In tenth grade, I read “Gone with the Wind” during three weeks of classes. I remember sitting in my economics class — front row to boot — and my teacher saying, “Suzanne, put the book away.”
Looking back, regardless of the hot water I got into for ignoring my teachers for nearly a month, it was totally worth it.
A few years ago, I reread “Gone with the Wind,” revisiting the it’s 1,000-plus pages for the first time in 30 years. While I enjoyed Margaret Mitchell’s Civil War-era story the second time around, reading the book as an adult was quite a different experience.
To be honest, based on its negative stereotypes of African Americans, I’m pretty amazed “Gone with the Wind” hasn’t been torched in piles.
It was also during high school that my interest in history was piqued, perhaps by “Gone with the Wind,” but most likely by “Gizelle, Save the Children!”
The nonfiction book, which I checked out of the school library, was about a Hungarian Jewish girl named Gizelle whose mother implores her to save her siblings during the Holocaust.
“Gizelle, Save the Children!” was the first of many books I’ve read since then about the Holocaust and World War II. Most of these books have been biographical, centering on the experiences of specific individuals.
One I read this past year was fictional, but no less gripping.
“All The Light We Cannot See,” by Anthony Doerr, tells two colliding stories — of Marie-Laure, a blind French girl, and Warner, an orphaned German boy who longs to be an engineer. The story is set in France and Germany during World War II. So I don’t spoil the plot, I’ll just say I mourned a little when the last page was turned.
Here are the other 13 books I read during 2016:
“A Walk in the Woods” (Bill Bryson)
The funny story of Bill Bryson’s attempt to hike the Appalachian Trail. This life-affirming book made me believe that I, too, can attempt anything, even if it doesn’t work out exactly as planned.
“The Road to Wellville” (T. Coraghessan Boyle)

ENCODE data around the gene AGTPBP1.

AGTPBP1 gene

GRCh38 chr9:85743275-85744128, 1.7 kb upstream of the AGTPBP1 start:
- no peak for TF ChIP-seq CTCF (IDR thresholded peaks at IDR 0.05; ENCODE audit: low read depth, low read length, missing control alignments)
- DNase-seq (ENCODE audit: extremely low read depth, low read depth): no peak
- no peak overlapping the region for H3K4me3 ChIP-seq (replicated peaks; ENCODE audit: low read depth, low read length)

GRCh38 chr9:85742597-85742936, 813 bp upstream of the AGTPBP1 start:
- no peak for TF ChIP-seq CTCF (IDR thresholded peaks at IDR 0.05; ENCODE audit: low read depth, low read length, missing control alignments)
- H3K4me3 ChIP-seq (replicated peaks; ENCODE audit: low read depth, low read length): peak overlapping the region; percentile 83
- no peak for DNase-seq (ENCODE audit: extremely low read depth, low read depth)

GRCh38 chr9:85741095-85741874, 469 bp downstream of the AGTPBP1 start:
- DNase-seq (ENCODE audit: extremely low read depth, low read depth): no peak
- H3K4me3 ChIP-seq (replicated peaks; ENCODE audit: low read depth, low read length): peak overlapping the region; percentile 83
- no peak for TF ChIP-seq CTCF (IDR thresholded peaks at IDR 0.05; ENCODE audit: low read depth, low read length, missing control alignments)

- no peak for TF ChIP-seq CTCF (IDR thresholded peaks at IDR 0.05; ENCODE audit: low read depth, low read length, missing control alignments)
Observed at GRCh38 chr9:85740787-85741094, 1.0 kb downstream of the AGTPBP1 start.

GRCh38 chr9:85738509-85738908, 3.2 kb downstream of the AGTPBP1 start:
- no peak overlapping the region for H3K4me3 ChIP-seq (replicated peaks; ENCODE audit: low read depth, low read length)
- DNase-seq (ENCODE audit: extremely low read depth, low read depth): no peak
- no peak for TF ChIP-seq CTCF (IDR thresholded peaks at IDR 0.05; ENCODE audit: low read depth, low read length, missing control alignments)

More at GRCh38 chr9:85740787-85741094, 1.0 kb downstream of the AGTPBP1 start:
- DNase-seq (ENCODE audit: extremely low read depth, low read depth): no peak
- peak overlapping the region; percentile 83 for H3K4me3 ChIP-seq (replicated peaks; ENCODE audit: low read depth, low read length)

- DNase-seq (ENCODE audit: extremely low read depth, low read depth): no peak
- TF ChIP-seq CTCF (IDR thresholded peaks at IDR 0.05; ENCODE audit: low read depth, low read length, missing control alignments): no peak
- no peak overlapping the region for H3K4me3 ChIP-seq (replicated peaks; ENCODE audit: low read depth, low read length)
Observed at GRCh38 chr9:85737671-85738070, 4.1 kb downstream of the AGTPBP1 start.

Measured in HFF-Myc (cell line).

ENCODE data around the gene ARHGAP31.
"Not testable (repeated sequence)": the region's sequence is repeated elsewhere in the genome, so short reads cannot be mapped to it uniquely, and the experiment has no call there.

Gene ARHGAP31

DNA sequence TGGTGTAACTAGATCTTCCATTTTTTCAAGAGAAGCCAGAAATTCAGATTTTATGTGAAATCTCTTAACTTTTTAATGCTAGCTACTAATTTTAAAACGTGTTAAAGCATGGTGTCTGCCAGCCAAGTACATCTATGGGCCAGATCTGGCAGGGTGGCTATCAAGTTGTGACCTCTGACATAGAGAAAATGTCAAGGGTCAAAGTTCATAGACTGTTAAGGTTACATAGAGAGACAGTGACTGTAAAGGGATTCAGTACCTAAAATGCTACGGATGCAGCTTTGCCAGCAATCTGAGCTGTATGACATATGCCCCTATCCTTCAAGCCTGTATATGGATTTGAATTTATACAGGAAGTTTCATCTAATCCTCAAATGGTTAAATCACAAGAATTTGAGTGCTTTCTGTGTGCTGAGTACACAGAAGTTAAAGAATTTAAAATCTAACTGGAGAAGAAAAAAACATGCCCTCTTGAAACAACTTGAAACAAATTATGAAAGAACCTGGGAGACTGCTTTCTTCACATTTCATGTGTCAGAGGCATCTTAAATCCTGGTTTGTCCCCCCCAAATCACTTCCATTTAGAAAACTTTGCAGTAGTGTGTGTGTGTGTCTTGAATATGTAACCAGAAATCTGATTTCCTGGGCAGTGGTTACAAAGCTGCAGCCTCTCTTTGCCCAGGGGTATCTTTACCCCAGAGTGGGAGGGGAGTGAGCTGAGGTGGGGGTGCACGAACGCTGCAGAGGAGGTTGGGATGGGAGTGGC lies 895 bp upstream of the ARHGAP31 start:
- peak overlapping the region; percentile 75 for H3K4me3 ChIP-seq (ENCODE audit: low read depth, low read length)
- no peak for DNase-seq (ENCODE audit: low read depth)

A novel set around the turn of the 20th century at the famous Kellogg sanatorium in Michigan. I blogged about this book a few months ago.
“True Grit” (Charles Portis)
The story of an Arkansas teenager determined to avenge the murder of her father in 1870s Indian Country. I also blogged about this book.
“Dead Wake” (Erik Larson, who also wrote “Devil in the White City,” another good book.)
This book tells the story of the sinking of the Lusitania during World War I.
“The Five People You Meet in Heaven” (Mitch Albom)
A novel about a man who learns lessons in the afterlife. I didn’t expect to like this book as much as I did.
“My Name is Asher Lev” (Chaim Potok)
The fictional story of a Hasidic Jewish boy who just wants to be a painter, and the struggles that result.
“And The Dead Shall Rise” (Steve Oney)
About the 1913 Atlanta murder of Mary Phagan and the subsequent lynching of Leo Frank, the man accused of killing her. (While fascinating, this extremely well-researched tome took forever to read and I blame it for not achieving my 19-book goal this year.)
“The Prince of Tides” and “South of Broad” (Pat Conroy)
The former is my all-time favorite book, and as for the latter, I don’t know why I waited so long to read it. In each book, set in the South Carolina Lowcountry, the late-Pat Conroy tells the story of a dysfunctional family with secrets — and he does it in the most beautifully written way.
“Sugar of the Crop: My Journey to Find the Children of Slaves” (Sana Butler)
In late 1990s through early 2000s, author Sana Butler was on a quest to interview the children of African-American slaves. And, yes, she finds several still alive.
“For the Glory” (Duncan Hamilton)
A biography of Eric Liddell, the famous sprinter from the “Chariots of Fire” story.
“Fast Girl” (Suzy Favor Hamilton)
Tells the true story of Olympic middle-distance runner turned Las Vegas call girl Suzy Favor Hamilton and her battle with bipolar disorder.
“The Coalwood Way” (Homer Hickam)
A memoir by NASA engineer Homer Hickam about growing up in West Virginia coal country.
Currently, I’m reading, “Short Nights of the Shadow Catcher,” Timothy Egan’s biography of Edward S. Curtis. Curtis (1868-1952) is famous for his iconic photographs of Native Americans, such as the one pictured above.
The photographs were published in his 20-volume book series, “The North American Indian.” Curtis worked on the project for three decades. Photos from the series can be viewed on the Library of Congress website.
Happy New Year and happy reading!